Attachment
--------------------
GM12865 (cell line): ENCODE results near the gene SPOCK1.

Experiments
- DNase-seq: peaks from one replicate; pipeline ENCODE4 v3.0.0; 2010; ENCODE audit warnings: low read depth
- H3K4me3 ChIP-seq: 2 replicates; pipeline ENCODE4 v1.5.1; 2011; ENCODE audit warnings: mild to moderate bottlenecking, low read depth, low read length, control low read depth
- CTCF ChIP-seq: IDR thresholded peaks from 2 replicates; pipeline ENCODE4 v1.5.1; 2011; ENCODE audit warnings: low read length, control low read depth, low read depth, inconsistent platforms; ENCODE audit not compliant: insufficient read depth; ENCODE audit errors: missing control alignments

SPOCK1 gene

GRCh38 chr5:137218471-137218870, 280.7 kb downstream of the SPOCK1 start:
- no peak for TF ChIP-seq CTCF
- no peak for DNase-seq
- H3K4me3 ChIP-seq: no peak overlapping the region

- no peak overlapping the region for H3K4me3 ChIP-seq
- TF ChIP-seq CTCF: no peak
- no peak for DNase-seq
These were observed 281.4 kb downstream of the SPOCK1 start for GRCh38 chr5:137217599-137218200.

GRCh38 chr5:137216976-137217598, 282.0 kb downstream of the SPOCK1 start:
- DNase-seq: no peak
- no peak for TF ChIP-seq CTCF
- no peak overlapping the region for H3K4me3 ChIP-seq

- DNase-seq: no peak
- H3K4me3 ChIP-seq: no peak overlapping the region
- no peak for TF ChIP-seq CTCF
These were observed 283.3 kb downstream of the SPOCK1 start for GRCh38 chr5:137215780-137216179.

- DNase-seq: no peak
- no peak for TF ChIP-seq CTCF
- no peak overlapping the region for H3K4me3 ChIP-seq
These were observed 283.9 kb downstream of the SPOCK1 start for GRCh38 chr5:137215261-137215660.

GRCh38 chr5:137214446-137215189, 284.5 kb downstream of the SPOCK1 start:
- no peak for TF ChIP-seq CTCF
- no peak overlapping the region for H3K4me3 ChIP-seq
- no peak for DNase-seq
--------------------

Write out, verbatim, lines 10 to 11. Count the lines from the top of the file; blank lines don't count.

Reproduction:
- H3K4me3 ChIP-seq: no peak overlapping the region

- no peak overlapping the region for H3K4me3 ChIP-seq